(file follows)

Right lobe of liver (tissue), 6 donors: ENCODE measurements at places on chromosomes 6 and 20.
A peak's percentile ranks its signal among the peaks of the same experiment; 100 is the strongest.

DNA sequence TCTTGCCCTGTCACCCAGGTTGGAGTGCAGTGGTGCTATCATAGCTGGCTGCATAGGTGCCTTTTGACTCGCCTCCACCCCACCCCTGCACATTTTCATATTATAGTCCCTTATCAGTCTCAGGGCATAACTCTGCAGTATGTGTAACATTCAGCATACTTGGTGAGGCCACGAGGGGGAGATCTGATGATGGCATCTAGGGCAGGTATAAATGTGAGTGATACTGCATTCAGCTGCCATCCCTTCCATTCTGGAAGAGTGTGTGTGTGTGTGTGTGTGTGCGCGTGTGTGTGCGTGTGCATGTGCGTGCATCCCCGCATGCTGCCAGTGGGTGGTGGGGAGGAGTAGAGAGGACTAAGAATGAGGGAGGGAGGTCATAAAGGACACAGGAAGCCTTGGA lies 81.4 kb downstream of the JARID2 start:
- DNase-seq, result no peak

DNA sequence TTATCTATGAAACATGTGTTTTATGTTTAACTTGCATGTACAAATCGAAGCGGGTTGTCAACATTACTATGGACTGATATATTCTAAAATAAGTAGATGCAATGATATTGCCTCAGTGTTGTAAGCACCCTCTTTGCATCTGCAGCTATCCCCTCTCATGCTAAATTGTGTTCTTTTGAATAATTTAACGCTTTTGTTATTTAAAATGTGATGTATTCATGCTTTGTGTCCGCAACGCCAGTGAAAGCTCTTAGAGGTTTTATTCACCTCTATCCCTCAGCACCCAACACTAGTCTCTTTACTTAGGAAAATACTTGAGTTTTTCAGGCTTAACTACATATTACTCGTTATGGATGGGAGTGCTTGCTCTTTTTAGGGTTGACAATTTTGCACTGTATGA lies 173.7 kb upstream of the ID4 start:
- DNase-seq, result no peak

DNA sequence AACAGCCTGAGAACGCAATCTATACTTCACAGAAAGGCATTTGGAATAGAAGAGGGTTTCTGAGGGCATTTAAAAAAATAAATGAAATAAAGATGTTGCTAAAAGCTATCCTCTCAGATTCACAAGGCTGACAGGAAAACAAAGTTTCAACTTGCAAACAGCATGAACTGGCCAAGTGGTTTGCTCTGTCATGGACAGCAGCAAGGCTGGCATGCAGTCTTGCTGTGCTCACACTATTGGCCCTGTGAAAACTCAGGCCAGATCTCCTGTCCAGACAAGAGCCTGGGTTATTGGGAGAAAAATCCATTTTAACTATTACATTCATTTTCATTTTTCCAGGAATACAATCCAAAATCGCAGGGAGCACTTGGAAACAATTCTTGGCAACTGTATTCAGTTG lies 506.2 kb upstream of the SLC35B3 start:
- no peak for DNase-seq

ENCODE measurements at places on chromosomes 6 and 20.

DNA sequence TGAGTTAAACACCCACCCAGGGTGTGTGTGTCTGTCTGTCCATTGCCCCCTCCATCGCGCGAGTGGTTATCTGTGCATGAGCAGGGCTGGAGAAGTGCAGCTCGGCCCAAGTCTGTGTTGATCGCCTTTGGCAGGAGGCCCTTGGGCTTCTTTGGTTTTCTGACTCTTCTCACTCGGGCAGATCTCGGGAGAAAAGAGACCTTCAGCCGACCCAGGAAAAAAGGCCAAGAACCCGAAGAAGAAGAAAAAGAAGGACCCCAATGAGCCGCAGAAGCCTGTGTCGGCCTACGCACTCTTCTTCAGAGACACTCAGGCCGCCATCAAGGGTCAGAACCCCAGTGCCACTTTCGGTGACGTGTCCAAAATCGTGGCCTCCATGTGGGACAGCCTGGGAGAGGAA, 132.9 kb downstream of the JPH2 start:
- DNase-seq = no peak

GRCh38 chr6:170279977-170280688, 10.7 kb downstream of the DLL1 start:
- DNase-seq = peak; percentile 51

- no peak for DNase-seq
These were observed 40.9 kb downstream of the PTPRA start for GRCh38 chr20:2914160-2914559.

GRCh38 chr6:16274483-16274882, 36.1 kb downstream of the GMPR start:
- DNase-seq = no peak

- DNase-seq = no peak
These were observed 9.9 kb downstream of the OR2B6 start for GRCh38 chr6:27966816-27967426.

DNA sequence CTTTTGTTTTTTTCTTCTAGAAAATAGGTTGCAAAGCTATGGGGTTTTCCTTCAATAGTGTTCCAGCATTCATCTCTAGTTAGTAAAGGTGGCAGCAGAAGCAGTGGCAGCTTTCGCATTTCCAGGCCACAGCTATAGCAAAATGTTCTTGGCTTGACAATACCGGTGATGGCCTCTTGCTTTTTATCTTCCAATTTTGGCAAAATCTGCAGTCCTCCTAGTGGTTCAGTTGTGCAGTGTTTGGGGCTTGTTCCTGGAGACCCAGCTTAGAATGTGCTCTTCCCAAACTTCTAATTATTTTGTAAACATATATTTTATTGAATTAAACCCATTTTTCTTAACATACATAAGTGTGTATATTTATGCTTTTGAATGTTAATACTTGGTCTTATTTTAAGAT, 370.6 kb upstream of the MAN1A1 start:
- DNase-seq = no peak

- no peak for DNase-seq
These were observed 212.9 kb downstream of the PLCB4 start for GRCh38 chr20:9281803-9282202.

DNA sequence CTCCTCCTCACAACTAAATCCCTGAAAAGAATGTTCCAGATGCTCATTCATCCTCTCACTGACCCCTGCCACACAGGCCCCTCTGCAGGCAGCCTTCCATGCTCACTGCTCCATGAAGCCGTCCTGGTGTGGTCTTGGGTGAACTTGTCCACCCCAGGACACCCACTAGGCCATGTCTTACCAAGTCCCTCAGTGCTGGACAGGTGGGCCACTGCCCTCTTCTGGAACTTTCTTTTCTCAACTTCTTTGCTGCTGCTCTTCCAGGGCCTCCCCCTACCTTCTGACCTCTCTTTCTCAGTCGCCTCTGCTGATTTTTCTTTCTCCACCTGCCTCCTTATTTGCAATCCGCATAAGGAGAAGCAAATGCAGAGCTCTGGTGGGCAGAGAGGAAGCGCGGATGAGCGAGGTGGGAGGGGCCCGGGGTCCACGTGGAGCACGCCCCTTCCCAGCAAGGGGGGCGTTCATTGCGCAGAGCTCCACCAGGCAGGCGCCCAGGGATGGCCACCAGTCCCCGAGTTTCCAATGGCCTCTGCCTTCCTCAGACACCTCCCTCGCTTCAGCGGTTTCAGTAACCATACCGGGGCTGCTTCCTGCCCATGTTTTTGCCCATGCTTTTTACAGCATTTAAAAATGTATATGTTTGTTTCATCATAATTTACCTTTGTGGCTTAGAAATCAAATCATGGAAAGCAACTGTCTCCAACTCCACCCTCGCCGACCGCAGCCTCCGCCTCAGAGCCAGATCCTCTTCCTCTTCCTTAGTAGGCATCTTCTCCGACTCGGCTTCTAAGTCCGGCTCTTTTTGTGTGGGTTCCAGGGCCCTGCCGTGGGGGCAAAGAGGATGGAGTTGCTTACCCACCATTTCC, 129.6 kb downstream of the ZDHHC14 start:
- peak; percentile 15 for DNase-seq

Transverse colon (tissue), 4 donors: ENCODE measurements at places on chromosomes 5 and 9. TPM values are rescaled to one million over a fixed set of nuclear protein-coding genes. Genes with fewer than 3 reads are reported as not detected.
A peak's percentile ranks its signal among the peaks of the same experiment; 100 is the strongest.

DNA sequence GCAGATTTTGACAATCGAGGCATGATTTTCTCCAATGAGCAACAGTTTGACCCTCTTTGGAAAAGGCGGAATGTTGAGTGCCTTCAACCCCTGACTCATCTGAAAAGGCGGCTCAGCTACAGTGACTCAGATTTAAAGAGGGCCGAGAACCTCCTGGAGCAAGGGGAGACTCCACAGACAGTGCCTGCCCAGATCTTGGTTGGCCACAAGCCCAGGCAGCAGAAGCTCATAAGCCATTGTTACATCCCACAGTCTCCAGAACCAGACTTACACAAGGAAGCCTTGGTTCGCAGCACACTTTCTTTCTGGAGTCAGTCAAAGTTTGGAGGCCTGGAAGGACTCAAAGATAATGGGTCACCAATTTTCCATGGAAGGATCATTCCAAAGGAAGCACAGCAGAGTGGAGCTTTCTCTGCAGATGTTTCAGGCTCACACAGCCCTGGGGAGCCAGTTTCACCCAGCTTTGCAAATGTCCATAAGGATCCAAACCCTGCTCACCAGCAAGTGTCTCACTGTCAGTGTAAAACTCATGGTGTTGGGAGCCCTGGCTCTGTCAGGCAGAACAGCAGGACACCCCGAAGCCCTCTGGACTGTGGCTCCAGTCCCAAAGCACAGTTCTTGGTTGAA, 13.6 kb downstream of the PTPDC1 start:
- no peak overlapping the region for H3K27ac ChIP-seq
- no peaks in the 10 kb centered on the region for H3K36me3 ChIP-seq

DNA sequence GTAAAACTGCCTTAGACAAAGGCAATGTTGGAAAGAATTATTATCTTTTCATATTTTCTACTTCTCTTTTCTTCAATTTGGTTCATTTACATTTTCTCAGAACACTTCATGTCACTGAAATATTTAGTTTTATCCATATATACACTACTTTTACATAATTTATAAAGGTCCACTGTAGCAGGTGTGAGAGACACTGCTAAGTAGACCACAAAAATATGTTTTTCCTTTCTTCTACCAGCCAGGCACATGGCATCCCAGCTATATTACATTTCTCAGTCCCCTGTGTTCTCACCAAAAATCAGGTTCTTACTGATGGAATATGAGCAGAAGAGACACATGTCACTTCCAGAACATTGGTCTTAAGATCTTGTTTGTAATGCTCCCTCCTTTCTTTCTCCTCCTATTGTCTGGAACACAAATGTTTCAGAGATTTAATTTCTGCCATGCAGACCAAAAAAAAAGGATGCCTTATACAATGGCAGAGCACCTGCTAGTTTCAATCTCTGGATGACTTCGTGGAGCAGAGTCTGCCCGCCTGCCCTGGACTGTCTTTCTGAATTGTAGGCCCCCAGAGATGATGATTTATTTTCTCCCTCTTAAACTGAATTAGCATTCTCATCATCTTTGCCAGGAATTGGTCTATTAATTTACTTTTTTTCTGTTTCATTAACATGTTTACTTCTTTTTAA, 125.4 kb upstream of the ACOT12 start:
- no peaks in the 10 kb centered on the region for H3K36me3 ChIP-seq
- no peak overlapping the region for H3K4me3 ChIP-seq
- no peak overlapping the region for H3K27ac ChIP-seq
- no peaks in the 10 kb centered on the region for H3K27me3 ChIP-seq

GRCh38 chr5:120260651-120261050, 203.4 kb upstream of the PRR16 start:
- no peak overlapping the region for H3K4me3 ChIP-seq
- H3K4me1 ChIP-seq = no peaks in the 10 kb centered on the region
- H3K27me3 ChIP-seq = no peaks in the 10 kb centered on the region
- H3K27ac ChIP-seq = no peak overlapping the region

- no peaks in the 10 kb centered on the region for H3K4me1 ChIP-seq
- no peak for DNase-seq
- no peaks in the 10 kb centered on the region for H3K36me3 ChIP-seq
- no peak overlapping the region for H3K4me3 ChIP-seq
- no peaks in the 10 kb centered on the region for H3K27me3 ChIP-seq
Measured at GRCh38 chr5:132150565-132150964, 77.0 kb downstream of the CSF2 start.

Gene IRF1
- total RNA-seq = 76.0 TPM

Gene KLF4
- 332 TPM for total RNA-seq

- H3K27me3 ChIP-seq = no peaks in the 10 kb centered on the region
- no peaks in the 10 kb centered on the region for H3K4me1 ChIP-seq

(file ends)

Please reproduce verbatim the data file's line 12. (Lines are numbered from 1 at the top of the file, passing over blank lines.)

GRCh38 chr6:170279977-170280688, 10.7 kb downstream of the DLL1 start: